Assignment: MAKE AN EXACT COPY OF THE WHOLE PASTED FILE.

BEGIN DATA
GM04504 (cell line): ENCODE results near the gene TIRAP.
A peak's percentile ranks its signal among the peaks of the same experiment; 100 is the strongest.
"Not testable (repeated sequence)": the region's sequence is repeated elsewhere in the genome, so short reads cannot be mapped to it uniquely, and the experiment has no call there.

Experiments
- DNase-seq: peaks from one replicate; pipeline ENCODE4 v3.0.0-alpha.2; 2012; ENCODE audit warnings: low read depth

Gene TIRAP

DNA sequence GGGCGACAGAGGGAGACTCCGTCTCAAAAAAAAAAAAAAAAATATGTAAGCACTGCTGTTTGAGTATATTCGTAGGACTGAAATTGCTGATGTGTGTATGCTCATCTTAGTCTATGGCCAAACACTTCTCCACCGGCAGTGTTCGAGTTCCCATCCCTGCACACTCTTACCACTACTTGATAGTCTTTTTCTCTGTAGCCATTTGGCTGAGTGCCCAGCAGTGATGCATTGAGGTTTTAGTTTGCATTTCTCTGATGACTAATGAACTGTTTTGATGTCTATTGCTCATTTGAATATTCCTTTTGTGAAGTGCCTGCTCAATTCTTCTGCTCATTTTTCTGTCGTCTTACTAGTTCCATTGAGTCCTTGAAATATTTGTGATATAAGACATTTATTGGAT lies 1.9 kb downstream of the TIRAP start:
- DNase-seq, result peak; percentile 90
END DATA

GM04504 (cell line): ENCODE results near the gene TIRAP.
A peak's percentile ranks its signal among the peaks of the same experiment; 100 is the strongest.
"Not testable (repeated sequence)": the region's sequence is repeated elsewhere in the genome, so short reads cannot be mapped to it uniquely, and the experiment has no call there.

Experiments
- DNase-seq: peaks from one replicate; pipeline ENCODE4 v3.0.0-alpha.2; 2012; ENCODE audit warnings: low read depth

Gene TIRAP

DNA sequence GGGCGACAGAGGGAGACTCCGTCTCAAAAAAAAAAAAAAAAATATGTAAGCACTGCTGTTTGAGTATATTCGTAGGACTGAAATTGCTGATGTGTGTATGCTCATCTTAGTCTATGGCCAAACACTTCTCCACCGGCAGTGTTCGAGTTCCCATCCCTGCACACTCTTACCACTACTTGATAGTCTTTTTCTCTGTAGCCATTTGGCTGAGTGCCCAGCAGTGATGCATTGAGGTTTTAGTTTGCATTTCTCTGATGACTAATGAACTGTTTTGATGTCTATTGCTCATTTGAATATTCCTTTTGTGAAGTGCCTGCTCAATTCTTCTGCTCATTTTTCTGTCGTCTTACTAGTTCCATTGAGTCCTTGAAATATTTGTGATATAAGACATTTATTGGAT lies 1.9 kb downstream of the TIRAP start:
- DNase-seq, result peak; percentile 90